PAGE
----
University of Virginia psychology professor Charlotte Patterson is among 31 members of a newly established National Advisory Committee on Racial, Ethnic and Other Populations, the U.S. Census Bureau announced Friday.
The National Advisory Committee will advise the Census Bureau on a wide range of variables that affect the cost, accuracy and implementation of the Census Bureau’s programs and surveys, including the once-a-decade census. The committee, whose members hail from multiple disciplines, will advise the Census Bureau on topics such as housing, children, youth, poverty, privacy, race and ethnicity, as well as lesbian, gay, bisexual, transgender and other populations.
Patterson, who also directs the interdisciplinary Women, Gender and Sexuality program in U.Va.’s College of Arts & Sciences, has focused much of her recent work on sexual orientation, human development and family lives. Best known for her research on child development in lesbian- and gay-parented families, she is a fellow of the Association for Psychological Science and the American Psychological Association, and is a past-president of the Society for Psychological Research on Lesbian, Gay and Bisexual Issues. She recently served as a member of the interdisciplinary Committee on Lesbian, Gay, Bisexual and Transgender Health Issues and Research Gaps, convened by the U.S. Institute of Medicine.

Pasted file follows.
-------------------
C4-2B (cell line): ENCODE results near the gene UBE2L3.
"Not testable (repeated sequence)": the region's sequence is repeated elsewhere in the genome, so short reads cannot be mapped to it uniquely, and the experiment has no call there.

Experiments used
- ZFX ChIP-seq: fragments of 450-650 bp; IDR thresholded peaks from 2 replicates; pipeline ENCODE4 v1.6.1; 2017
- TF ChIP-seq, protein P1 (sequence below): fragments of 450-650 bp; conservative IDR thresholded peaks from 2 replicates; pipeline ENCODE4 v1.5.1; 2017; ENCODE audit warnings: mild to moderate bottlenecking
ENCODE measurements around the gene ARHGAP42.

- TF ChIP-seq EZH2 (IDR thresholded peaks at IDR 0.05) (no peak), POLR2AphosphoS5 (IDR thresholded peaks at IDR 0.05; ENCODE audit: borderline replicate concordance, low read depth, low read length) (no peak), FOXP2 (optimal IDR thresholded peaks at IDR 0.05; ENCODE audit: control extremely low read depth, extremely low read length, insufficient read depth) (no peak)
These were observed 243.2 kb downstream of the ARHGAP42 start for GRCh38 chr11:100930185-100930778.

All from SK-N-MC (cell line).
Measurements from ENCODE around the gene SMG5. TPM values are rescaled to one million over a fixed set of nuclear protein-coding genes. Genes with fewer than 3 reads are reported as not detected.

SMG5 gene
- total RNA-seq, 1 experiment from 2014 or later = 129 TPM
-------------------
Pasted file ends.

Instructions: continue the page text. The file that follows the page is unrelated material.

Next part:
“We expect that the expertise of this committee will help us meet emerging challenges the Census Bureau faces in producing statistics about our diverse nation,” said Thomas Mesenbourg, the Census Bureau’s acting director. “By helping us better understand a variety of issues that affect statistical measurement, this committee will help ensure that the Census Bureau continues to provide relevant and timely statistics used by federal, state and local governments as well as business and industry in an increasingly technologically oriented society.”
The National Advisory Committee members, who serve at the discretion of the Census Bureau director, are chosen to serve based on expertise and knowledge of the cultural patterns, issues and statistical needs of hard-to-count populations.
For the complete list of committee members, click here.